Spaddadock Pond I: Design

All summer Justin and I have been planning, on rainy days and during off times, a wetland planting for a small pond dug out for fill about ten years ago. Since all of the topsoil was removed, wetland vegetation has been slow to take hold. The pond is right next to a running trail that runs through the Tinker Air Force Base Urban Greenway. The goal is to establish plants around the pond that will take care of themselves, improve the wildlife value of the pond, and look great when John takes people on tours. This last one was especially important because the pond is in the first section of the greenway, which is meant to serve as a model and a demonstration.

We started by coming out with a species list, generated by looking through native plant nursery catalogues, wildflower guides, and wetland rehabilitation guides that were lying around the office. Very early on we realized that we were coming up with an enormous number of species, more than we could ever use on the site. So, we tightened up our criteria and started eliminating species. For starters, we got rid of any plant that was not native to the central portion of Oklahoma, the Central Great Plains. Since our pond was in the sun, we got rid any species that would wilt in high sunlight. Plants that need rich organic soils were the next to go, since our soils were anything but. This went on for a while until we arrived at a list that was almost manageable, and with nothing else to eliminate, we just went through and kept the species we liked aesthetically.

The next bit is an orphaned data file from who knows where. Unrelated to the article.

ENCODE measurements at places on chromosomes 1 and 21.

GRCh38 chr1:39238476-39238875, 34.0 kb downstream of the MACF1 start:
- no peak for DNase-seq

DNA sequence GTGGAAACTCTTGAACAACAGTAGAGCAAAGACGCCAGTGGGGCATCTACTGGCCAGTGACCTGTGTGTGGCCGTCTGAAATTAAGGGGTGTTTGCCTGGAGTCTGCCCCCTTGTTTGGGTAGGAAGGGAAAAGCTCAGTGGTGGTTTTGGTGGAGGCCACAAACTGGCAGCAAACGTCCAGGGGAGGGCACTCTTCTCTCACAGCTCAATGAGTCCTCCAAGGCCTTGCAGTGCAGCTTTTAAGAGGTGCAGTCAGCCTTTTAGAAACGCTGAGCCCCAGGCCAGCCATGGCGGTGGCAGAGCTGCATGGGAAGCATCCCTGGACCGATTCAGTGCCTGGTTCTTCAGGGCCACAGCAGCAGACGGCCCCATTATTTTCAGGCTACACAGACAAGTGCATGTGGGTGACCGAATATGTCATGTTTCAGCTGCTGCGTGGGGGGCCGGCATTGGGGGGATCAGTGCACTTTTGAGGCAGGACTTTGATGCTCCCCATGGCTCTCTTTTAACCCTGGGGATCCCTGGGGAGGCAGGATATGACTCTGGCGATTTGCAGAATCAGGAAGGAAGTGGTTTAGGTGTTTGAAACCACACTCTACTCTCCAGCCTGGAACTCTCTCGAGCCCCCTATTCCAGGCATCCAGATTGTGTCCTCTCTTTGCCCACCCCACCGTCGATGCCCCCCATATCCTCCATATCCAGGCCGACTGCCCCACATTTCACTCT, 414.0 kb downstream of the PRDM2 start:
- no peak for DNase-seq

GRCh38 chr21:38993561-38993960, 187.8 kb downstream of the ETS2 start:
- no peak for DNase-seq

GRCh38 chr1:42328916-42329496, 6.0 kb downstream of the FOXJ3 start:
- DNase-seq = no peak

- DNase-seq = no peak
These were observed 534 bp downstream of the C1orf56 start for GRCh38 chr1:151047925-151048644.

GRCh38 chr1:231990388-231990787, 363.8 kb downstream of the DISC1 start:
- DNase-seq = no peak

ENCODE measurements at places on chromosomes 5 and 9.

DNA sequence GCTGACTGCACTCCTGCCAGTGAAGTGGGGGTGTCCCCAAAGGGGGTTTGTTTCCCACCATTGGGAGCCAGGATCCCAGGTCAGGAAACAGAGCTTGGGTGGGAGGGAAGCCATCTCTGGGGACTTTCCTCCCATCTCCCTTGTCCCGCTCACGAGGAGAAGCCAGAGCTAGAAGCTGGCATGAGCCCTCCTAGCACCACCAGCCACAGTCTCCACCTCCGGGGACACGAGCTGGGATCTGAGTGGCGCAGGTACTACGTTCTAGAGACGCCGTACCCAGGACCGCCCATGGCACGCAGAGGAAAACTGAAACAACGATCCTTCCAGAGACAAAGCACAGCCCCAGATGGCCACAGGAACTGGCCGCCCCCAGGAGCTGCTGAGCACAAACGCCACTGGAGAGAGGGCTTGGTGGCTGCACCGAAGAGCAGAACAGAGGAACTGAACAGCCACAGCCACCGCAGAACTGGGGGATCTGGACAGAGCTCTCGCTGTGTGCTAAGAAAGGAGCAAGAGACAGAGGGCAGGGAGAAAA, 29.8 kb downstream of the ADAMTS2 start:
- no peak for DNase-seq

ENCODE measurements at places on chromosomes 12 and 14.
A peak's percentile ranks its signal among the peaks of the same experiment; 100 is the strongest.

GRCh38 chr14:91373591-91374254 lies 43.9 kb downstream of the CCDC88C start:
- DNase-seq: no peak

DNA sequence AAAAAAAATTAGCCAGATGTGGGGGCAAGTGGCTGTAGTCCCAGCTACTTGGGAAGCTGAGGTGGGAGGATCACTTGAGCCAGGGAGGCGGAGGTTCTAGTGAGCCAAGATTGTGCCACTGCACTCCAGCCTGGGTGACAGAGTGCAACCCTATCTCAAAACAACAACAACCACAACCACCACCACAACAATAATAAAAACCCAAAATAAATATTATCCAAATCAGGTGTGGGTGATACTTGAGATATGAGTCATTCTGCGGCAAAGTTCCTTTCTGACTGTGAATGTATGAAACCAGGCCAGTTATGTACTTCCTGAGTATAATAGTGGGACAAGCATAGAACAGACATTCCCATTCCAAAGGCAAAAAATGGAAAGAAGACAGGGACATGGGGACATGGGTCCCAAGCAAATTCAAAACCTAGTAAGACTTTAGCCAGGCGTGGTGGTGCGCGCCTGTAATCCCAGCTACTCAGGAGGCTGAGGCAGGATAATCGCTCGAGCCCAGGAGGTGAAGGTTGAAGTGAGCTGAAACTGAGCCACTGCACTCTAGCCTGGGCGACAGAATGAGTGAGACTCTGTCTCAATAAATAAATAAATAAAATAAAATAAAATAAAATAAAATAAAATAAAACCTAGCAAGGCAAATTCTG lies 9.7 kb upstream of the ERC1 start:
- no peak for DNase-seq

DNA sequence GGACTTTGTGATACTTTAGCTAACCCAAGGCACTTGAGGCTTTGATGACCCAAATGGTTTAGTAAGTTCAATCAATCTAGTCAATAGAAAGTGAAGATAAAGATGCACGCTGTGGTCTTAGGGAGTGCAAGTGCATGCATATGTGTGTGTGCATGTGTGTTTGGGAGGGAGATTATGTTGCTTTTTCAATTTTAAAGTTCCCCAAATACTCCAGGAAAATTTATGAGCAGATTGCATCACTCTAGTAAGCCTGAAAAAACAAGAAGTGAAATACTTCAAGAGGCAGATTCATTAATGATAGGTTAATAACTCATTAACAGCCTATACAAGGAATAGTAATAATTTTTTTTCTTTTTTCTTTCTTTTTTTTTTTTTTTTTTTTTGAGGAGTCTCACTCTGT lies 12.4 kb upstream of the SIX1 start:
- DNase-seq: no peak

Once we had our plant list, it was time to decide where to put what, which turned out to be more complicated than I would have ever expected. Much to John and Justin's amusement, I made like 30 different versions of each of the drawings, and finally produced the three phases below:

In Phase I, which we planted today, all the aquatic and emergent vegetation was
planted, mostly because its so dry in the summer so the only plants we could put in
the ground were those that "had their feet wet."

In Phase II, to be planted this fall, we added all the shore plants around
the pond to give it a finished look. We also added two trees, shown as circles, a cottonwood
(male so as not to bother people's allergies to the cottony seeds) and a redbud.
One surprising thing we had to consider was the height of the plants, since we
don't want to put tall plants right in front of the trail, where they would block
the view of the pond and bother runners by leaning into the trail.

In Phase III, to be planted this fall or later as time/money allows, we focused
on an intermittently flo0ded area that flows into the pond. We added several more
solid single-species stands, as well as two "Mixed" areas. The Wet Mix is meant to
be a sort of seed dump, where any extra seed from the other zones is planted to
see what takes. The Sun Mix is meant to connect the area to the rest of the reserve.

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